1. Build up your endurance. You’ve got to have. Endurance, Paul says, to be an approved workman.  Otherwise, you will falter when the first storm comes.  And in Elie Wiesel’s case, anyone who faltered in the work fields was shot on the spot.  Endurance is essential for survival.

*I looked up to see how a boxer toughens his body for the grueling 125 rounds of a boxing match.  He has to have endurance.  One way was to work his abs in training.  So now I’m going to tell you all a secret to those six-pack abs you all dream about every night.  And don’t say you never get anything practical in my sermons.  Here it is.  How to get DBC six-pack abs!  The technique boxers use is simple and effective.  Here is what you need:  An Amazon Basics Medicine Ball–$33 bucks and free shipping.  Or any medicine ball.  They range from 1 to 50 pounds.  2.  A partner.   You need someone who has room for improvement on the waistline.  Now you and your partner stand about 3-5 five feet from each other.  One of you takes the ball, grip it solidly and then toss it with power to your friend’s stomach.  Now the secret is for the one receiving the ball to let it smack your stomach first then catch it.  Do this a hundred time s a day for 20 years and you too can have the dream abs that will likely get you into the movies.

Paul tells us that an approved workman has a certain toughness, a measure of endurance to weather the storms that come in life.

  1. Avoid distractions: The final element in making the List of approved workmen is to avoid distractions.  Paul remembers so many meetings he held over the years where people got into senseless meaningless arguments, “wrangling over words” was how he put in in verse 14.  It’s just a waste of time, he said.  Silly distractions just lead to ruin.

In Elie’s case, distractions on the work line would have resulted in a fierce whipping or worse.  And Paul is telling us that we have work to do for the Lord and we don’t want to drift away into a world of distractions.

*When I had just gotten my little Irish Setter, Reverend, years ago, I began training him.  I used to walk him along some country roads teaching him to heel.  It took a while but he eventually got it down pretty good.  Irish setter.jpgHis main flaw in the training was that as we walked along with me shouting Heel!  He would often smell the most delicious daffodils on the side of the road and they would distract him.  He was a connoisseur of smells and anything would do.  But daffodils were one of his favorites.  I would yell heel land he would stroll over and take a long smell of the sweet fragrance and then look at me with indifference.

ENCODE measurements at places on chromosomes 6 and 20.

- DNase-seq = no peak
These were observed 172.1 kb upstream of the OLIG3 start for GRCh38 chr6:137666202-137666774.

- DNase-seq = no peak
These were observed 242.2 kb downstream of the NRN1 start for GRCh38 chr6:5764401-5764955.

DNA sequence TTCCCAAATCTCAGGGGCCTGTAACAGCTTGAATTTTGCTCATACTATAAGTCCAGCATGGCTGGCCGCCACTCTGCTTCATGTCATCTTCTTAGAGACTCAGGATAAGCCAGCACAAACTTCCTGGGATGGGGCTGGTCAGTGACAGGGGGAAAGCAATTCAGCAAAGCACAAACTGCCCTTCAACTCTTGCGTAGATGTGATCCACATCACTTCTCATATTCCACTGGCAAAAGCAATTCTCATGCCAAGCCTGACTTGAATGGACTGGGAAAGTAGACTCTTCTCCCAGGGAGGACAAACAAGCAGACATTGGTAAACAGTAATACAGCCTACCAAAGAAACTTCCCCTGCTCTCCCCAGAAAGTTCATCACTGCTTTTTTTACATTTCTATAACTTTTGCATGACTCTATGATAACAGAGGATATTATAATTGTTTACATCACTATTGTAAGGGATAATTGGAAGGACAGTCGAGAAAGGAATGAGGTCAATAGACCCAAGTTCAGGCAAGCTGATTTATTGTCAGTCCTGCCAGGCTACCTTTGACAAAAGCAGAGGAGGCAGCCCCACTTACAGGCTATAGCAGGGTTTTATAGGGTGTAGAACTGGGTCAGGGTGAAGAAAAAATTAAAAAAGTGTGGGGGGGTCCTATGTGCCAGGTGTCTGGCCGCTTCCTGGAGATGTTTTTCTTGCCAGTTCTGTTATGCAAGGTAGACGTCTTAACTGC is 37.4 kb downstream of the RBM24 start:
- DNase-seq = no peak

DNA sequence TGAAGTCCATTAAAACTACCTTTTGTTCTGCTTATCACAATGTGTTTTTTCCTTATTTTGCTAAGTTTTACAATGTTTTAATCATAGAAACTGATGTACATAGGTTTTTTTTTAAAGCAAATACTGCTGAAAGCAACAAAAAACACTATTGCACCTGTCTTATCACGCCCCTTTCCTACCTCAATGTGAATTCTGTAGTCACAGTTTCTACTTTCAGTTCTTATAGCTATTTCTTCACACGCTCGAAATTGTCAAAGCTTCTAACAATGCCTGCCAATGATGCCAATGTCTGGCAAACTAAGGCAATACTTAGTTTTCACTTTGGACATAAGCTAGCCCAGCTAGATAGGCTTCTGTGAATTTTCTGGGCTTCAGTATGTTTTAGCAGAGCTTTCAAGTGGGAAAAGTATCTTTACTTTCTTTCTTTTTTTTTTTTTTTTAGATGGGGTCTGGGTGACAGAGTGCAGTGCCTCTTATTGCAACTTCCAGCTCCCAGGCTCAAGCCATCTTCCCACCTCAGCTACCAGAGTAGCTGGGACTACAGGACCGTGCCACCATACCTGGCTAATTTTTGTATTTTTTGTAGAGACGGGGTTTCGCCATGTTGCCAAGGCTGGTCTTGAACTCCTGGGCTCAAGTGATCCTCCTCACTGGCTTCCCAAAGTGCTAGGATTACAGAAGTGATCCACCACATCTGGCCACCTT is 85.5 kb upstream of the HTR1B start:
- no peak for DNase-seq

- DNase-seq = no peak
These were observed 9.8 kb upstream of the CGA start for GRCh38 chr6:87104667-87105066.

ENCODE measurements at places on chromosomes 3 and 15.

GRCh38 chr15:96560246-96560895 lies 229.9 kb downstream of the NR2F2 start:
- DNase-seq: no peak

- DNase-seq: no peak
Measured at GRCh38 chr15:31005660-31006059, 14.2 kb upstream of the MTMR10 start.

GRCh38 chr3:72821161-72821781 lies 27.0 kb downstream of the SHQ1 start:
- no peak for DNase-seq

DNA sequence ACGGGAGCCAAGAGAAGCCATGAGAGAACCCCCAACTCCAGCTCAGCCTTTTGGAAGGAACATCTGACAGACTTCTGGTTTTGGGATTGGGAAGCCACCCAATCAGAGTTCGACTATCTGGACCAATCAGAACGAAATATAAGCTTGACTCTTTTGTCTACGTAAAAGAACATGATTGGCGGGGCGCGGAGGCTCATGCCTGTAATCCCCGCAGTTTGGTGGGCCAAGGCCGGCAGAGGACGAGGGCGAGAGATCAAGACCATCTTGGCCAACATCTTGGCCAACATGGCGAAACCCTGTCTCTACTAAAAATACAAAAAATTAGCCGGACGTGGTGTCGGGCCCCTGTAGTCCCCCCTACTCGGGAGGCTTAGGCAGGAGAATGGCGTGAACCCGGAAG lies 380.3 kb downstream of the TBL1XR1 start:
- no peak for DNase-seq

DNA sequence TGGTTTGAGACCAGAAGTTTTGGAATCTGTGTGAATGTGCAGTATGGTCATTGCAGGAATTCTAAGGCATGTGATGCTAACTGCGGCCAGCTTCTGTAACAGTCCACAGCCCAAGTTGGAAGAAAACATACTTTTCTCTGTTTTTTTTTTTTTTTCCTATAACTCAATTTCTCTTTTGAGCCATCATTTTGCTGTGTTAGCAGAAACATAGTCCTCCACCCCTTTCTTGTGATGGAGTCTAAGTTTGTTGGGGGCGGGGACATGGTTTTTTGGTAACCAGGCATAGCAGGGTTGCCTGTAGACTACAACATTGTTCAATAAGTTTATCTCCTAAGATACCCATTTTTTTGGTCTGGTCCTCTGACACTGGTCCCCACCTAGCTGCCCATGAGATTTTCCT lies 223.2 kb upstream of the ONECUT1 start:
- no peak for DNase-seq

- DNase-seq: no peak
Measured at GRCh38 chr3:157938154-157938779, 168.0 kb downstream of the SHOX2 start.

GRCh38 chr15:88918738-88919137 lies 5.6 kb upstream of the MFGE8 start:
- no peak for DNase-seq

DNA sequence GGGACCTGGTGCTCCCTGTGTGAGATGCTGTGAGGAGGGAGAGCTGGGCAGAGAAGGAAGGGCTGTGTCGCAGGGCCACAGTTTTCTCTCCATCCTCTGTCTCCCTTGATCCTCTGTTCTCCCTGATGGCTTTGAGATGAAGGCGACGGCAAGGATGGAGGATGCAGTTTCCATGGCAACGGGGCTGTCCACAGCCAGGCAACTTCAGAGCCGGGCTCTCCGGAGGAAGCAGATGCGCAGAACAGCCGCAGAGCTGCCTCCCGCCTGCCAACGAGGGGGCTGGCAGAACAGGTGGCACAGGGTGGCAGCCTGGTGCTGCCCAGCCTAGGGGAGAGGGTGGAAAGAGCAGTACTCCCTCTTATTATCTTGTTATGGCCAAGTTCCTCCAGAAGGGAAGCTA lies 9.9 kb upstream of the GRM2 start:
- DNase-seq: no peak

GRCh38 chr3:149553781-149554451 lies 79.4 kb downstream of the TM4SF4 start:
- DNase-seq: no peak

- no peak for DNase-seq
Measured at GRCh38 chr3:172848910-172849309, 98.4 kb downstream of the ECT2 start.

Conclusion:

Every month I get a little booklet in the mail that I don’t use.  But it comes anyway.  It’s called Angie’s List.  It’s a magazine filled with approved workmen.  It has their history, their services, their star rating and if you choose one there might be a discount.  Everyone is approved.  They’ve all made the list.

Angie’s list might have its. Purpose but I would like to recommend Paul’s List.  To get on it you must learn to see the big picture when life squeezes you hard—you need to have endurance and you must be capable of focusing on the lesson at hand—avoiding distractions.  Do this and you will Make the List.”

 

3-2-1-Ignition

3-2-1-Ignition—2 Timothy 1:1-14—Dr. Denny—DBC—October 6, 2019220px-Ham_Launch_-_GPN-2000-001007_(cropped).jpg

Introduction:  On the morning of May 5, 1961, a Mercury-Redstone rocket, 82 feet tall rose from the launch pad at Florida’s Cape Canaveral Air Force Station.  Sitting inside the cramped Mercury capsule was astronaut Alan Shepard who was about to kick start America’s future as a spacefaring nation.

It was a critical time in our country because just two weeks before this date the Russian cosmonaut Yuri Gagarin had become the first human in space orbiting the Earth for 108 minutes.  The American spirit for space travel had been faltering up to this point.  Bu Alan Shepard changed the equation to one of confidence and victory.

The launch happened at 9:34 am EST.  The Chief Test Conductor Bob Moser said this about this launch:  “It was an intense countdown.  Everybody had their job.  There was no joking around.  But we enjoyed it, and it worked….”  And then the countdown concluded with “3-2-1-Ignition.” 

Background:  Now let’s slip back into our text in 2 Timothy where Paul uses a NASA rocket term ἀναζωπυρεῖν  (1 time only) that means to ignite.  It’s an explosive word, literally, and it’s directed first at Timothy and ultimately at us who sit here in the DBC pews.  If I could paraphrase the Greek it would: “3-2-1-Ignition.”  But before we see just what that means to us, Paul wants Timothy to remember something.

  1. Something to Remember: (2 Tim. 1:6).  There was a unique event that happened in timothy’s life that Paul could not forget.  Whenever he replayed this moment in his mind, he always saw the tears;  not his tears, but Timothy’s.   And it was critical from Paul’s perspective that Timothy remember this event always.